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Either temporary or permanent, dental crowns protect your recently repaired tooth. When you have a decayed, cracked, or damaged tooth in some other way, you may undergo a major repairing procedure. After the procedure, your dentist will place a crown to save it from further damage. At first, a temporary crown comes in to provide immediate protection until the permanent one arrives. In this blog, you will get to know the difference between a temporary crown vs permanent crown.

Temporary Crown

As the name suggests, temporary crowns are not there to last long; therefore, they are made of cheap materials, mainly composite resin or acrylic. They are bonded using temporary cement, so it is easy to remove them later on. A temporary crown is strong enough to withstand a typical bite without deforming or falling apart. However, it cannot protect a repaired tooth for much longer.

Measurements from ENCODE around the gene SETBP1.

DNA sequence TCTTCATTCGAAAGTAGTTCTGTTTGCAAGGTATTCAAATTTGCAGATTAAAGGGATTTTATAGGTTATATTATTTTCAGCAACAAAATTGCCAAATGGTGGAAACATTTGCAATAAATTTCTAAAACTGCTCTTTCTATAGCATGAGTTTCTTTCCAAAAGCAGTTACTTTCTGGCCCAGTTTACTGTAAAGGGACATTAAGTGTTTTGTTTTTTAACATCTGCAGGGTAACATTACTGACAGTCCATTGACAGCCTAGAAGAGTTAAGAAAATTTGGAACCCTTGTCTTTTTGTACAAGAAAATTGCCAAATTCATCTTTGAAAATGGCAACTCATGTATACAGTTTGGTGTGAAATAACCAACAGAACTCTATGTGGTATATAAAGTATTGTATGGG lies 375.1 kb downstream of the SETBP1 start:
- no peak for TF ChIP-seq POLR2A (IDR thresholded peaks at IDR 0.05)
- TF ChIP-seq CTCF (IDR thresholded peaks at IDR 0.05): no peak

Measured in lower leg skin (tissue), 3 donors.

Permanent Crown

A permanent crown is much stronger vs the temporary crown. It is usually made of ceramic porcelain composites, stainless steel, gold, or platinum alloys. The strength of these materials prevents the outer protective surface of restored teeth from chipping and breaking. For a permanent crown, your dentist will take an impression to send to the lab. This is to make sure that the permanent crown matches the opposite tooth and fits firmly on the repaired tooth. Once the crown arrives, this time, your dentist will use an extra-strong adhesive to fix the crown permanently. As it is a long-lasting solution, you will not need to replace your permanent crown for at least 5 to 15 years.


If you want to know more about the difference between the two types of crowns or are planning to get one. Call Angleton Family Dental and Orthodontics at 979-308-4450, we will be more than happy to help you.

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